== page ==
• Pick up the phone and make the follow up calls yourself to the upcoming firm event.
  • If you’re a member of a LinkedIn Group (and join some if you are not), you should be adding the links to your latest and greatest blog post, not the marketing director.
  • Add the personal note on the firm holiday card, or, better yet, create your own.
  • Don’t wait for your client to discover the firm’s blog … send a personal email and invite.
  • Post to the firm’s blog or website about your latest win, and let your client know why the win/decision is of importance to them.

Basically, it comes down to this, why give someone else brownie points with the client, when you could be collecting them for yourself? (The small print: results will vary, and not every prospect will convert into a client)

As I sat last night watching the State of the Union (SOTU) address, that legal marketer in me kept popping out and wanting to play. So here are a few of my musings:

  • Define your target audience in advance. Know your target audience. Speak to your target audience. Don’t worry about everyone else. It was clear last night from the speech and the comments posted on Twitter’s #SOTU that President Obama wasn’t speaking to the Left, nor to the Right. He was making a conscientious decision to speak to the middle. His ROI from the speech will not be defined by his polling numbers going up from Democrats or Republicans, but from the undecideds.
    • Lawyers and marketers need to define their target audiences for each and every marketing piece that goes out of the office, every blog post written, and business development opportunity taken. This can, will and should change from day-to-day, post-to-post, opportunity-to-opportunity.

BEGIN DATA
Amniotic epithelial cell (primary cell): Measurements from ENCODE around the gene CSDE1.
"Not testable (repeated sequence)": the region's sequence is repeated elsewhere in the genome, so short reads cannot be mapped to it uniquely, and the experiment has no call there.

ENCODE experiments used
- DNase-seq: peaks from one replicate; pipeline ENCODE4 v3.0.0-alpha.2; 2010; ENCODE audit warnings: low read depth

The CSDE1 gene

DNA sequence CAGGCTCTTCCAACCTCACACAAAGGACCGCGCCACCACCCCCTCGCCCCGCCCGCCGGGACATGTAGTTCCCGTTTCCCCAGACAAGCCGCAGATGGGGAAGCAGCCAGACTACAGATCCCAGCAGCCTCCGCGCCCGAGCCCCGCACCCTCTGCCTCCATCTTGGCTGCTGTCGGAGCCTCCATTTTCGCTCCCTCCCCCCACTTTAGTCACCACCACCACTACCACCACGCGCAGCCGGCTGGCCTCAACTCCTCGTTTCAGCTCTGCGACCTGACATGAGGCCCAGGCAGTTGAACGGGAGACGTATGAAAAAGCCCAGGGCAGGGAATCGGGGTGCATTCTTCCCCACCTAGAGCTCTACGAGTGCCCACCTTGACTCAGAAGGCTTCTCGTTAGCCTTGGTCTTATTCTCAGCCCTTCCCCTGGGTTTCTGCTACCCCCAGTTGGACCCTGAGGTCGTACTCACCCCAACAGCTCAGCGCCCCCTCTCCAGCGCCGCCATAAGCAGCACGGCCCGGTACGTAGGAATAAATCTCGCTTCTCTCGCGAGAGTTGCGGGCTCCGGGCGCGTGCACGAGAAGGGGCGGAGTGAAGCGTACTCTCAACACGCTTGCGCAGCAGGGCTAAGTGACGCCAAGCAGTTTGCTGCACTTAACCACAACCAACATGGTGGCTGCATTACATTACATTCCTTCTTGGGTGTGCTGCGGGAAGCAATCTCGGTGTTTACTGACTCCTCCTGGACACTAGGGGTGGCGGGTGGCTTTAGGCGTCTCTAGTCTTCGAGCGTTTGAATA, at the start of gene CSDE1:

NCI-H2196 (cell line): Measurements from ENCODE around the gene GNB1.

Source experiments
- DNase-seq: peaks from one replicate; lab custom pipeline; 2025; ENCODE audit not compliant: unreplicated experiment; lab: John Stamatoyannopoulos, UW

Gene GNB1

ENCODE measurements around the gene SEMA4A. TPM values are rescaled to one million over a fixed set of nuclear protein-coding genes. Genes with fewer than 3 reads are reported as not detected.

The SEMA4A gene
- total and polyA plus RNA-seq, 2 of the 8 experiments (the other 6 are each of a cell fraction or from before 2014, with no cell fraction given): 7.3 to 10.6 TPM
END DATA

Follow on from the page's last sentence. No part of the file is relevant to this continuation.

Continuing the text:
• It’s not necessarily about your current clients, who has hired you in the past, and the work that you have done for them. You now need to reach out to those who have the business you want (which may or may not be the same as the work you have done in the past) and the opportunity to hire you in the future.
    • Speak to the teleprompter.

      Even the President of the United States can benefit from media training. I didn’t notice this until it was mentioned on Facebook by another legal marketer, but Mr. Obama looks at the left teleprompter, then to the right teleprompter, and back to the left telepromter. However, he never addresses the  audience in the middle, where the camera is focused. As such, he never engaged me as a viewer. He never locked eyes with me via my 42″ flat screen. I have a feeling that those who listened to the speech had a much different experience than those of us who were watching it on TV. A GOOD media trainer will FIX this ASAP.

      • Invest in media training. It will benefit you whether you’re going on camera, speaking to a live audience in a courtroom, or at an industry conference.
      • Never go on camera, or give a presentation, if you’re not prepared and ready. At the very least, have someone in your firm grab a video camera of some sort and tape your presentation, and then watch it with a critical eye. Within the first two minutes you will be able to identify areas where you can improve.
      • If you’re reading from prepared remarks, make an outline. Face it. You’re not the President of the United States. For most presentations it is not necessary to write out and recite every word verbatim. Prepare an outline of your remarks and engage the audience instead.
      • If you’re clumsy with PowerPoint, don’t use it. It will hamper your ability to engage the audience.
      • Speak to the crowd. Look around. Make eye contact.
    • Feedback today is live, and sometimes brutal. I was watching SOTU with my Facebook friends, Twitter followers, and with strangers around the world via #SOTU. There’s no more hiding from the truth. There’s no more blowing smoke up someone’s ass. If the president or his handlers are interested in knowing how he did last night, all they had to do was listen. No need for pollsters on this one. The people were speaking loud and clear. I truly hope that someone has pulled the Twitter feed, and is actually reading all the comments under the White House Facebook page, under news posts, from opposition parties, and party stalwarts.